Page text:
Housing assistance can make the difference between stable housing, precarious housing, or no housing at all. However, the demand for assisted housing clearly exceeds the supply. Only about one-third of poor renter households receive a housing subsidy from the federal, state or local government. The limited level of housing assistance means that most poor families and individuals seeking housing assistance are placed on long waiting lists. This leads to people remaining in shelters or inadequate housing arrangements longer. So homelessness is not just some curse that is passed on from generation to generation but can happen due to exterior economic or social reasons.
Some of these reasons are domestic violence and divorce, mental illness and addiction disorders, and veteran homelessness. People often neglect homelessness as a cause domestic violence. Battered women who live in poverty are often forced to choose between abusive relationships and homelessness. Fifty percent of the cities surveyed by the U.S. Conference of Mayors identified domestic violence as a primary cause of homelessness.
Mental illnesses are also causes of homelessness. Approximately 16 percent of the single adult homeless population suffers from some form of severe and persistent mental illness, which ranges from schizophrenia to bipolar disorder. According to the 2003 U.S. Department of Health and Human Services Report, most homeless persons with mental illness do not need to be institutionalized but can live in the community with the appropriate supportive housing options. However, many mentally ill homeless people are unable to obtain access to supportive housing. This explains how perfectly competent individuals with scholarly degrees affected by an illness can end up homeless.
Addiction disorders also contribute to homelessness. While rates of alcohol and drug abuse are disproportionately high among the homeless population, the increase in homelessness over the past two decades cannot be explained by addiction alone. Addiction does increase the risk of displacement for the precariously housed, but in the absence of appropriate treatment, it may doom one’s chances of getting housing once on the streets.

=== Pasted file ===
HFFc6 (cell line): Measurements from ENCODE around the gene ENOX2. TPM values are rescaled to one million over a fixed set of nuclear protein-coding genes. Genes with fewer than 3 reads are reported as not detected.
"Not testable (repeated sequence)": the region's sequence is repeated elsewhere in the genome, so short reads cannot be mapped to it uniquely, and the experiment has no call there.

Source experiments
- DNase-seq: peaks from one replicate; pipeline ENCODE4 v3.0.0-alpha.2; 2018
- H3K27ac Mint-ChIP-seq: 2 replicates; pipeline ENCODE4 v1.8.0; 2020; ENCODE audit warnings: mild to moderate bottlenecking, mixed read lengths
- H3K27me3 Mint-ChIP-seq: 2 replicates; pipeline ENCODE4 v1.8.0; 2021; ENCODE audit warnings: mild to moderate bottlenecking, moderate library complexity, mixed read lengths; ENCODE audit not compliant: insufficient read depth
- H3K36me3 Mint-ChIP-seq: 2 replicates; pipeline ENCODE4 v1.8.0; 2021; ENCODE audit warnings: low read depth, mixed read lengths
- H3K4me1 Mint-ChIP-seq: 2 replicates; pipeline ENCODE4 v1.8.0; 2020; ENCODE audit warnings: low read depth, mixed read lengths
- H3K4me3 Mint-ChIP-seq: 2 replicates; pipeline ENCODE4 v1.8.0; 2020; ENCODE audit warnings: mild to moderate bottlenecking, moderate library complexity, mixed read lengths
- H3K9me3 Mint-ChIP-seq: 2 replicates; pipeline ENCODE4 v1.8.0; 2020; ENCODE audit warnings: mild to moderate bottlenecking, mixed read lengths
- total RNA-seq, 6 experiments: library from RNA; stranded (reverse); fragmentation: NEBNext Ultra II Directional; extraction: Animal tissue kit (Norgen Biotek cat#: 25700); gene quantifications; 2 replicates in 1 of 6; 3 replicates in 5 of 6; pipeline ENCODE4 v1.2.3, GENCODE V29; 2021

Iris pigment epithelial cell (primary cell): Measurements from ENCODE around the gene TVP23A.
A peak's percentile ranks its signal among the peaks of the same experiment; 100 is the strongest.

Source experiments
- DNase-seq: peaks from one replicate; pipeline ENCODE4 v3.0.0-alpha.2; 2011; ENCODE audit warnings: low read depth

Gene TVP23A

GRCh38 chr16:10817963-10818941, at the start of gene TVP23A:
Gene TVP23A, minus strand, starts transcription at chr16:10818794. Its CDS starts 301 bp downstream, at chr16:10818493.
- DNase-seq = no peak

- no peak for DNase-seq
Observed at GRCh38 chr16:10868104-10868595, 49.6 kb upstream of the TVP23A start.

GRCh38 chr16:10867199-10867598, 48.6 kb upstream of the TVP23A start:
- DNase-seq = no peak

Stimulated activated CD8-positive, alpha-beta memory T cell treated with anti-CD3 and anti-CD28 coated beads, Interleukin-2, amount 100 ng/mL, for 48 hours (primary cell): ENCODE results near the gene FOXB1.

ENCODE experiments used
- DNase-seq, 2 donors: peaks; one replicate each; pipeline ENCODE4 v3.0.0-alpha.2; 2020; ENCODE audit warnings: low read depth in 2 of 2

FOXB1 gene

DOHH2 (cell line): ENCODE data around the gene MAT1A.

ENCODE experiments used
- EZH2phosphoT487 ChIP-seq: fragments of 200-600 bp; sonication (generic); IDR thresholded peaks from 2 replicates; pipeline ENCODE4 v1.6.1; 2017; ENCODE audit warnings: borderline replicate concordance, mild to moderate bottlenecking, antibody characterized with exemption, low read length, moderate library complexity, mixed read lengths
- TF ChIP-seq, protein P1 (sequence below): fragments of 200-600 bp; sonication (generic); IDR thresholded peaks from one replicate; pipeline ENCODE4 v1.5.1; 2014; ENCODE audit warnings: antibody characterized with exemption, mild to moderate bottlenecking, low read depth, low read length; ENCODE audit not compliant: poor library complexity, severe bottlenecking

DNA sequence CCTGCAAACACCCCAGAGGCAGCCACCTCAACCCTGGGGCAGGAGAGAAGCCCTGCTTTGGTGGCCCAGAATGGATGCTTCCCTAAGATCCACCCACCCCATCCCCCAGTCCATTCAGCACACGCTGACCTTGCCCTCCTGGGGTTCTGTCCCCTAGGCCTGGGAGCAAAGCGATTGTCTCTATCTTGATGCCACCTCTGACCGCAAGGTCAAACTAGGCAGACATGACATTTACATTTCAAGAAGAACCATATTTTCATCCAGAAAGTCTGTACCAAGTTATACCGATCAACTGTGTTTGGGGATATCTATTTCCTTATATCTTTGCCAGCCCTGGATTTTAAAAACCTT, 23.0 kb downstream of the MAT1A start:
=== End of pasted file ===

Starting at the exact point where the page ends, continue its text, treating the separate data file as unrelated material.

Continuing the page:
Veteran homelessness is also a factor in the increasing homeless population. Though research indicates that veterans who served in the late Vietnam and post-Vietnam era are at greatest risk of homelessness, veterans returning from Afghanistan and Iraq will often have severe disabilities, including traumatic brain injuries and post-traumatic stress disorder that are known to be correlated with homelessness. Unfortunately, veterans who devote their life to serve their country end up at the bottom of the social scale once they are considered no longer fit to fight.
Homelessness results from a complex set of circumstances that require people to choose between food, shelter, treatment for their mental illness and other necessities. It is important that a concerted effort to ensure activities within the education system geared towards raising awareness of the different issues regarding homelessness be sustained in order to break away from stereotypes.
Claire Davis is a freshman international area studies major at Drexel University. She can be contacted at [email protected]